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Written by G.L. Huyett Marketing Department on 08/05/2020 with 0 comments

G.L. Huyett stocks and manufactures a wide range of fasteners for the PT/MC Industry that securely hold or interlock components to keep your machines and manufacturing lines moving. The following is a brief introduction to some basic power transmission concepts.

G.L Huyett's plain carbon and stainless steel parts are RoHS compliant.

What Is Power Transmission?

In its simplest form, power transmission is the transfer of energy from one place to another where it is then put to work. This transfer of power, also known as mechanical work, is a system of integrating gears and shafts that provide speed and torque conversion using basic principles of physics. To the best of our knowledge, the mechanical gear — a rotating machine part with cut teeth or cogs, which meshes with another toothed part in order to transmit torque — was invented sometime around 300 B.C. by Greek mechanics in Alexandria. In the centuries since, this simple concept has enabled the invention and evolution of all sorts of machinery and vehicles.


Adjacent, interlocked gears rotate at different speeds in opposite directions, with the smaller gear rotating more quickly.

Similarly, sprockets are profiled wheels that connect with a chain or track. They differ from gears in that they do not touch. In this configuration, both sprockets turn in the same direction as the chain that connects them.

Interlocked Gears

Special gear and sprocket configurations including spur gears, worm drives, helical gears, beveled and mitered gears, and rack and pinion gears are used to transfer power from one axis to another.

Gear Configuration
Gear Configuration
Gear Configuration



The push or pull on an object that results in a change of shape, speed, or location.


Friction is a force of resistance that acts in the direct opposition of another force to oppose any attempt to initiate motion. Friction must be consistently overcome in order for motion to occur.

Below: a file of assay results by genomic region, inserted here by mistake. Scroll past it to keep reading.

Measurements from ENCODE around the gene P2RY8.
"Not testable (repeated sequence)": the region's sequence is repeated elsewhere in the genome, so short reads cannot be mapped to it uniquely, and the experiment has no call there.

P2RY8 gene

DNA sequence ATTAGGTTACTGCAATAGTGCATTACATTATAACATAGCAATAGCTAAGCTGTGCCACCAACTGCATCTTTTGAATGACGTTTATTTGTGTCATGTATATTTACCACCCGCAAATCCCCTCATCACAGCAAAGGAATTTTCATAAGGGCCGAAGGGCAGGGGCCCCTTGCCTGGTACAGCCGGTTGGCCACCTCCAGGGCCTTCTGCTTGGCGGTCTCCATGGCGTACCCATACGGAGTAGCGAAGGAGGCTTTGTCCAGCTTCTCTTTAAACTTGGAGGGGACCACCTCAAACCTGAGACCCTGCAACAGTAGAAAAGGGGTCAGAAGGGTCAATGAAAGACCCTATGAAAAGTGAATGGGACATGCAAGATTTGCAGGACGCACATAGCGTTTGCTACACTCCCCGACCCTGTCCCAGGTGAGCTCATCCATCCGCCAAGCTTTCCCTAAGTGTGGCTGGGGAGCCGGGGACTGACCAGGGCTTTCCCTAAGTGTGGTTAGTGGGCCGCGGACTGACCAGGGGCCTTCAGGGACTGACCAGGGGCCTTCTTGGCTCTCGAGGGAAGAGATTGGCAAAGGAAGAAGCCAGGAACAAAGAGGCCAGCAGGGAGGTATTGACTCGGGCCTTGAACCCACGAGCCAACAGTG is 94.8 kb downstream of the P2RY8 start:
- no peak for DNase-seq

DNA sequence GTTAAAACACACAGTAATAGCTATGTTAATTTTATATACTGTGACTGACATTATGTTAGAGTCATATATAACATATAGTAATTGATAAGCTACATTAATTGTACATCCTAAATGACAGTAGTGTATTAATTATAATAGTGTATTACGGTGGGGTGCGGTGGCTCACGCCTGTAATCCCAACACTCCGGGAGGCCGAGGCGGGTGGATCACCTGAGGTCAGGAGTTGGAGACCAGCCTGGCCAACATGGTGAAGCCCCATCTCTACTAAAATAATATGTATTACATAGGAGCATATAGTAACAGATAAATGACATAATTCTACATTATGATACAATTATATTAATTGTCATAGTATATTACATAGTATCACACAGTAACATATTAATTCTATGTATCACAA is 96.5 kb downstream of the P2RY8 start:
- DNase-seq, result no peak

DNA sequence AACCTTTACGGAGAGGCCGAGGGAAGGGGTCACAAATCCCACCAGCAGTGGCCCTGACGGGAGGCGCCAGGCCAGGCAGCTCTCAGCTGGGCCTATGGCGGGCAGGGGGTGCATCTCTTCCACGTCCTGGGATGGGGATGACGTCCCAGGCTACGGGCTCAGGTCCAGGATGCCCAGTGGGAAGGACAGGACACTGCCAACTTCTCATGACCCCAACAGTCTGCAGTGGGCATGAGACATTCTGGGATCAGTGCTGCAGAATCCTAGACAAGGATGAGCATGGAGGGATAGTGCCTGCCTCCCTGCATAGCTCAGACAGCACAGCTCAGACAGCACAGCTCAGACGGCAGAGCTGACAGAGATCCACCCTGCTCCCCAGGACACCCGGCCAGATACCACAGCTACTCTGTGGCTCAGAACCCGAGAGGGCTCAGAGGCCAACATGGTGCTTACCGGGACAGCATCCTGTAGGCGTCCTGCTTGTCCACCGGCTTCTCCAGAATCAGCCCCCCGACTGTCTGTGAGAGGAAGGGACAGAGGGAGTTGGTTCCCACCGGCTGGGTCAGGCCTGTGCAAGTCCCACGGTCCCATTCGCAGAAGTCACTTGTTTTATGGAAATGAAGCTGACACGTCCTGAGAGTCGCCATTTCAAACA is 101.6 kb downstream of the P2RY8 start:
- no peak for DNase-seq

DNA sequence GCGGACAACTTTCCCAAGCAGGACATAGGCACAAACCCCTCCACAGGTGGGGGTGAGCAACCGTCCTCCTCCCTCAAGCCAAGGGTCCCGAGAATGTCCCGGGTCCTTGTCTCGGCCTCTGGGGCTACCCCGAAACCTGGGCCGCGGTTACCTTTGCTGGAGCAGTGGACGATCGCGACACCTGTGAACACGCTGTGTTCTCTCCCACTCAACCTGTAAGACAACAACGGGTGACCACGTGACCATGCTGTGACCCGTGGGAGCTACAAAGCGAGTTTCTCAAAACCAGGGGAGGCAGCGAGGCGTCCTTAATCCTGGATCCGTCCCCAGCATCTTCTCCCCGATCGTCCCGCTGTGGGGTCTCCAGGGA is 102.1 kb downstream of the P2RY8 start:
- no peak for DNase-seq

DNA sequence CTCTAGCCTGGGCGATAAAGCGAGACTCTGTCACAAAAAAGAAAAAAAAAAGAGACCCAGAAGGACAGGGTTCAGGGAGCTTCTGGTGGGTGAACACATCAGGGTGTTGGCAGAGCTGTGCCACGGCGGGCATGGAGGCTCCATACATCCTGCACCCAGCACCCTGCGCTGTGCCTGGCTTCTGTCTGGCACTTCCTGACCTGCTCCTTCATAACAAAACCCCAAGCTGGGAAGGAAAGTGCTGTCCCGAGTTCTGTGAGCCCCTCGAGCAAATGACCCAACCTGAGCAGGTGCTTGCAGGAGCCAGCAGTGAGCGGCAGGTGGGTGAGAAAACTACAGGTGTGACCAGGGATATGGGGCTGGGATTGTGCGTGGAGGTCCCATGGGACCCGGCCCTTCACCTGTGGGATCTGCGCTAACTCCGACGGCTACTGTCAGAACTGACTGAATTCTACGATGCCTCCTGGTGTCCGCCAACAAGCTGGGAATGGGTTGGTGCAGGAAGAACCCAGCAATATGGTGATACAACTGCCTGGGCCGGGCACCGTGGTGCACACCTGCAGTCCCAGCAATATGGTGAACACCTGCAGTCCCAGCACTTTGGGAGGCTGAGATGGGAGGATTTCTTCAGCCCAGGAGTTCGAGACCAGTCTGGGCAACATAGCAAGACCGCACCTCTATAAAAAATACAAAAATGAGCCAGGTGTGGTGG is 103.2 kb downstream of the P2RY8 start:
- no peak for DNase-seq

Just as force is a push or a pull, torque is more of a twist. It is the tendency of an object to rotate as a result of a force being applied at some distance away from the center of rotation. For instance, pushing or pulling on the wrench below applies force that creates torque to loosen or tighten a nut on a bolt.



Gears are connected to metal shafts that rotate to produce torque. Sometimes gears are permanently welded to a solid shaft.

Welded Gear

More often, a keyed shaft and a gear with a key way are joined using a piece of key stock (or a machine key) to produce a versatile, reusable assembly that can be disassembled and reassembled for repair or maintenance.

Should a power transmission component become damaged or break from stress and wear, the potential for catastrophic and collateral damage is enhanced in welded assemblies because of the linkage of the components.

Keyed Shaft


In normal operation, a keyed assembly allows primary gears and drive shafts to turn together.

However, if forces exceed design limits, the machine key may shear, preventing damage to other components.

Inexpensive machine keys effectively act as safety stops to protect expensive mechanical components.

Keyed Shaft


Key stock and machine keys must be made to proper specifications for each application. Design Engineers must account for load, material, and heat treatment to prevent placing users in potentially dangerous situations or subjecting machine components to stresses that could result in property damage if parts shear.

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